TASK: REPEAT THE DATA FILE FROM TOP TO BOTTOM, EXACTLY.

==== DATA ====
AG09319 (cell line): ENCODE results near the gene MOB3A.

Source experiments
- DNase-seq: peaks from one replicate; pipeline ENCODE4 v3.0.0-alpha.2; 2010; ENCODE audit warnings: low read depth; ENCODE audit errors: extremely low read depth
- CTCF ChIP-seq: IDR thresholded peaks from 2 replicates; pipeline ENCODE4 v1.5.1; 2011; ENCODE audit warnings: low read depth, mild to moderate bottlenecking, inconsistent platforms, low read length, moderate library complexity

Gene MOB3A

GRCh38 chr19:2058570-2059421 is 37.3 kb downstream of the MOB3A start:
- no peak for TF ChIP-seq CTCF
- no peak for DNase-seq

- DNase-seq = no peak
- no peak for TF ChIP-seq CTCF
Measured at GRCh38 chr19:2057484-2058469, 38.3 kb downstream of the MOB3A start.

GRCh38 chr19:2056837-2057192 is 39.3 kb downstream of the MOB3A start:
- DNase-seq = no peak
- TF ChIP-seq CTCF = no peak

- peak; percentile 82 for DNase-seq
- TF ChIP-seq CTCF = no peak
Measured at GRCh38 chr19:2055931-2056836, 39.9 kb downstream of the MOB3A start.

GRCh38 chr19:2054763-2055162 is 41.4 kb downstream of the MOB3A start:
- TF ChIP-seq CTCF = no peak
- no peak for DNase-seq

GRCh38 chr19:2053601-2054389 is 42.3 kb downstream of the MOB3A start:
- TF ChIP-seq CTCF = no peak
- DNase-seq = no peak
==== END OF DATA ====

AG09319 (cell line): ENCODE results near the gene MOB3A.

Source experiments
- DNase-seq: peaks from one replicate; pipeline ENCODE4 v3.0.0-alpha.2; 2010; ENCODE audit warnings: low read depth; ENCODE audit errors: extremely low read depth
- CTCF ChIP-seq: IDR thresholded peaks from 2 replicates; pipeline ENCODE4 v1.5.1; 2011; ENCODE audit warnings: low read depth, mild to moderate bottlenecking, inconsistent platforms, low read length, moderate library complexity

Gene MOB3A

GRCh38 chr19:2058570-2059421 is 37.3 kb downstream of the MOB3A start:
- no peak for TF ChIP-seq CTCF
- no peak for DNase-seq

- DNase-seq = no peak
- no peak for TF ChIP-seq CTCF
Measured at GRCh38 chr19:2057484-2058469, 38.3 kb downstream of the MOB3A start.

GRCh38 chr19:2056837-2057192 is 39.3 kb downstream of the MOB3A start:
- DNase-seq = no peak
- TF ChIP-seq CTCF = no peak

- peak; percentile 82 for DNase-seq
- TF ChIP-seq CTCF = no peak
Measured at GRCh38 chr19:2055931-2056836, 39.9 kb downstream of the MOB3A start.

GRCh38 chr19:2054763-2055162 is 41.4 kb downstream of the MOB3A start:
- TF ChIP-seq CTCF = no peak
- no peak for DNase-seq

GRCh38 chr19:2053601-2054389 is 42.3 kb downstream of the MOB3A start:
- TF ChIP-seq CTCF = no peak
- DNase-seq = no peak